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Bill to legalize medically assisted death moves forward in state Senate

  • STAR-ADVERTISER / MARCH 2014

    Sen. Roz Baker spoke about Supreme Court nominee Michael D. Wilson in the Senate Chambers at the State Capitol. Hawaii moved another step closer to legalizing medical aid in dying today after Baker’s key Senate Commerce, Consumer Protection and Health Committee unanimously advanced House Bill 2739, known as the Our Care, Our Choice Act.

Hawaii moved another step closer to legalizing medical aid in dying today with a key Senate committee unanimously advancing House Bill 2739, known as the Our Care, Our Choice Act.

The Senate Commerce, Consumer Protection and Health Committee voted 6-0 in favor of the measure after hearing about two hours of public testimony in favor and against the bill.

The committee did not make any amendments to the bill, which would allow terminally ill patients to request prescriptions for lethal doses of medication.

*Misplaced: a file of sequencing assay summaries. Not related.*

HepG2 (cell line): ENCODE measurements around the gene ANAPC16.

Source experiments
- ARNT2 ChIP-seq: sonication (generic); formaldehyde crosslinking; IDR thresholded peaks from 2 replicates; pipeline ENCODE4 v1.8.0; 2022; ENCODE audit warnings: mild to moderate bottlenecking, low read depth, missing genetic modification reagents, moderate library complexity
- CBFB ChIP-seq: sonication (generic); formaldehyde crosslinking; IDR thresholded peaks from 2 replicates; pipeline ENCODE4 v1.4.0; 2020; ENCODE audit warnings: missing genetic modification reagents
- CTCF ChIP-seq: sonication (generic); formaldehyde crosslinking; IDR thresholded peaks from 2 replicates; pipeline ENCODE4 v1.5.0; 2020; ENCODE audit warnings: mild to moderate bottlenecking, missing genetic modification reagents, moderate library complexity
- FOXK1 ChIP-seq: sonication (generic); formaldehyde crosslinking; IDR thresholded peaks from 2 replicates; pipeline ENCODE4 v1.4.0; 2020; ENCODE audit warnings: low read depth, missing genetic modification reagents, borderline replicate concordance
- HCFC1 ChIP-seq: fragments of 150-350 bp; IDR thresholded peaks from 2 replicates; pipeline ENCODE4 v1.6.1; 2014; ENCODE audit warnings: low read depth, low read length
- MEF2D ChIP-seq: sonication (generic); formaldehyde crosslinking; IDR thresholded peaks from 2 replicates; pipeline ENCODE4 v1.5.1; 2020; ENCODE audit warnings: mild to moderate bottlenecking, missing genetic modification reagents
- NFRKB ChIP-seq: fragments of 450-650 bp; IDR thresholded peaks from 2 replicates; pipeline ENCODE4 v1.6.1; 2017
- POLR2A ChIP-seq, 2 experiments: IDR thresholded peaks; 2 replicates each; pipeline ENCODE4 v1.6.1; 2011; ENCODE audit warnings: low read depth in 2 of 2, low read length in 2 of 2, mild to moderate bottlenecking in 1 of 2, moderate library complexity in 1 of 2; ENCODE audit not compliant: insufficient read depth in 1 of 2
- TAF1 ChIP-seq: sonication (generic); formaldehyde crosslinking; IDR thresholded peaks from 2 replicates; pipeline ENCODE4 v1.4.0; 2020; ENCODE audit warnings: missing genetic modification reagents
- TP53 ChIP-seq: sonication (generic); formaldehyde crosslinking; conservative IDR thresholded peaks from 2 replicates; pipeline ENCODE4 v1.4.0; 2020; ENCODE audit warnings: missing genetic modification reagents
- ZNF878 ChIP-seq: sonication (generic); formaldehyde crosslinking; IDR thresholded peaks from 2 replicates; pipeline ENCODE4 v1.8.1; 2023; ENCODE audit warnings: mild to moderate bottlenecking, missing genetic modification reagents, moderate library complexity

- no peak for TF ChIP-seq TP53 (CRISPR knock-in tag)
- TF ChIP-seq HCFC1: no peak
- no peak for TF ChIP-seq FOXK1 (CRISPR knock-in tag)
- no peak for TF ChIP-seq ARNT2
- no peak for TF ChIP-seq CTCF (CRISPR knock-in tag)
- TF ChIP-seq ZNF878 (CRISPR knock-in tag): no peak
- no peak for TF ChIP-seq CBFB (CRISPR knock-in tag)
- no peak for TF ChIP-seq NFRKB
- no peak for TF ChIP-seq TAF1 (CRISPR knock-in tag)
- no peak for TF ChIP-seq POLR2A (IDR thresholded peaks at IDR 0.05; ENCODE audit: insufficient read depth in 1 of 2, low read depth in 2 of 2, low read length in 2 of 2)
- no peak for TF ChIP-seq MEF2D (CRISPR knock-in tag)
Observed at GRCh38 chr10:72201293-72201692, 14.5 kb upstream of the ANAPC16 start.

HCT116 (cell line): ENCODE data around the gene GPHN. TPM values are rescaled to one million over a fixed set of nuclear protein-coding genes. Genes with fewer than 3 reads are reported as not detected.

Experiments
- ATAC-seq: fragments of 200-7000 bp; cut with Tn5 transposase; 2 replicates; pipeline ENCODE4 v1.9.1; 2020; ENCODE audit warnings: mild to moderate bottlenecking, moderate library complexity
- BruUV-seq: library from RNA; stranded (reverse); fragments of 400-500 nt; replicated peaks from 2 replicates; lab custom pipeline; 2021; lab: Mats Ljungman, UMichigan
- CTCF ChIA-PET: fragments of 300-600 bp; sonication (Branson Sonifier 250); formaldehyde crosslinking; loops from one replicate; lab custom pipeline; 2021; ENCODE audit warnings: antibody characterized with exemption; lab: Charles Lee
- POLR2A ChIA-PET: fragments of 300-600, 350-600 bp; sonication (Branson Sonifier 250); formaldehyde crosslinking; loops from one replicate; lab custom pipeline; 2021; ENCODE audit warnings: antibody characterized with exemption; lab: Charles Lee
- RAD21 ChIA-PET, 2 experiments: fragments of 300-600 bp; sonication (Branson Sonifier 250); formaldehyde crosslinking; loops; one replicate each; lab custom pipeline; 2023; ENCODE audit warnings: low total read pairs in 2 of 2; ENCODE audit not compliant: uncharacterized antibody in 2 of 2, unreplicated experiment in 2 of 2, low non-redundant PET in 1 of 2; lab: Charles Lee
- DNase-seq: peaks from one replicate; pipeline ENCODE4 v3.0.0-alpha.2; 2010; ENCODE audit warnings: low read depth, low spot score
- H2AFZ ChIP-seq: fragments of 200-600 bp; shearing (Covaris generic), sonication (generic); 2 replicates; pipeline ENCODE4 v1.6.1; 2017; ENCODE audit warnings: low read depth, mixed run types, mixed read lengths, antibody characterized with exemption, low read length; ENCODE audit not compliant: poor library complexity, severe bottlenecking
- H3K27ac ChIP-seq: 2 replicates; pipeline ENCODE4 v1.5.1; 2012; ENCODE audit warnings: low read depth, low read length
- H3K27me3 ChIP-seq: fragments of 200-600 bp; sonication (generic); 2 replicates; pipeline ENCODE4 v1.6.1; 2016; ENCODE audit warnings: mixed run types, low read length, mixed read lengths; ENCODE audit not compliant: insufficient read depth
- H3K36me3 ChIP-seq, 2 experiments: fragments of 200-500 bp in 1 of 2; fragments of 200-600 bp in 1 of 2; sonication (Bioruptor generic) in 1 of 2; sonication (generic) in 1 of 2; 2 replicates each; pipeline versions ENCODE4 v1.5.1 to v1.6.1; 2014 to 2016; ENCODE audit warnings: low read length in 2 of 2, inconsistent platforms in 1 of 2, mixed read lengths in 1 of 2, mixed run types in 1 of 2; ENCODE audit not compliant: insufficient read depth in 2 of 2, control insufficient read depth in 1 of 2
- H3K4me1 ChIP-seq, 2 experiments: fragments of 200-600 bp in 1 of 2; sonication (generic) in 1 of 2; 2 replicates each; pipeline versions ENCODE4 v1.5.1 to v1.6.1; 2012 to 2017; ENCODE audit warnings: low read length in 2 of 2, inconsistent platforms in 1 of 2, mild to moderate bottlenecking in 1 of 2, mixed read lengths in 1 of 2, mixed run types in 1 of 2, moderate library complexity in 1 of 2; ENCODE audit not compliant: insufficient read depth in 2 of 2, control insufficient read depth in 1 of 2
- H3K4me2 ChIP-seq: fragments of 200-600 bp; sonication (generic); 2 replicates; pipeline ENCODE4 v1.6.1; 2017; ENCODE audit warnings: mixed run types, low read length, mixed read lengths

“This measure, which I think is a very important one for all of our citizens, it doesn’t require anybody to take advantage of it, it merely gives people a choice and the option,” said Sen. Rosalyn Baker, chairwoman of the Senate Commerce, Consumer Protection and Health Committee.

The bill still needs the approval of the Senate Judiciary Committee and a full Senate vote. The Senate last year passed out a similar measure but the bill was tabled by a House committee and was never put to a House floor vote.

Many of the testifiers today previously voiced their opinions on the measure during a lengthy hearing last month in the House. The House later approved the bill by a 39-12 vote and sent it over to the Senate for consideration.

“The bill before you is modeled after the Oregon law, which has been tested and proven safe for 20 years,” Kat West, national director of policy and programs for the Oregon-­based nonprofit Compassion & Choices, said in supporting testimony. “There has not been a single instance, not a single instance, of coercion or abuse.”

Deacon Walter Yoshi­mitsu with the Hawaii Catholic Conference, which represents the Roman Catholic Church in matters of public policy, testified in opposition.

“The legislators are trying to reduce suicide … and yet we are considering what I consider suicide for the terminally ill,” he said. “I think it sends the wrong message to the youth of our community that says it’s OK for one set of people in our community but not for us.”

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